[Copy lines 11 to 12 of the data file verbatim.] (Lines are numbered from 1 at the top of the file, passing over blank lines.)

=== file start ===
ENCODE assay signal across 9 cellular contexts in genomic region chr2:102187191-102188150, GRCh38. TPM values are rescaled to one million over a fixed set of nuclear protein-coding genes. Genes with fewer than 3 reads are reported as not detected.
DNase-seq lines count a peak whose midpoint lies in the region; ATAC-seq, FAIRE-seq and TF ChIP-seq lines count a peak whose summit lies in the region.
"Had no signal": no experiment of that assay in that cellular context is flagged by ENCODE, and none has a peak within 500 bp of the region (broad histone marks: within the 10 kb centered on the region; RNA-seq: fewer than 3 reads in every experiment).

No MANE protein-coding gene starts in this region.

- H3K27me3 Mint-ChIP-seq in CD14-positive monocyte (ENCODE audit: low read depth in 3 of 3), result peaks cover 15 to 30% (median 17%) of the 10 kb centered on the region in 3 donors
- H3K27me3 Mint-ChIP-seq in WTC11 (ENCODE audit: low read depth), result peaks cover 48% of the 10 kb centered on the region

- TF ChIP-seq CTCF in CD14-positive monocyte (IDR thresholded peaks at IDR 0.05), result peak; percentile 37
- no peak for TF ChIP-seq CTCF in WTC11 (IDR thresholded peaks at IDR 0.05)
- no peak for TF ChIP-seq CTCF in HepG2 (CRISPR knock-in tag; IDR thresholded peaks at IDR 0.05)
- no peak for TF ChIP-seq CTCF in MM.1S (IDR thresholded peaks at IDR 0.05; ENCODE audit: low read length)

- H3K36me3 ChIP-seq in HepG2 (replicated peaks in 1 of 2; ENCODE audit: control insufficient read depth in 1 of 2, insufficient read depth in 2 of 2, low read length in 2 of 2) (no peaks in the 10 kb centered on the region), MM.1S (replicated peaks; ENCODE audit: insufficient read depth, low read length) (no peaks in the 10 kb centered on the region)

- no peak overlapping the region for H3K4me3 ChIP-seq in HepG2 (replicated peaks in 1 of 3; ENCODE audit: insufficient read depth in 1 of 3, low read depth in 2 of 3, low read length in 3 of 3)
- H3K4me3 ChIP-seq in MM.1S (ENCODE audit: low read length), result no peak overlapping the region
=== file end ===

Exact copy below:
- H3K36me3 ChIP-seq in HepG2 (replicated peaks in 1 of 2; ENCODE audit: control insufficient read depth in 1 of 2, insufficient read depth in 2 of 2, low read length in 2 of 2) (no peaks in the 10 kb centered on the region), MM.1S (replicated peaks; ENCODE audit: insufficient read depth, low read length) (no peaks in the 10 kb centered on the region)

- no peak overlapping the region for H3K4me3 ChIP-seq in HepG2 (replicated peaks in 1 of 3; ENCODE audit: insufficient read depth in 1 of 3, low read depth in 2 of 3, low read length in 3 of 3)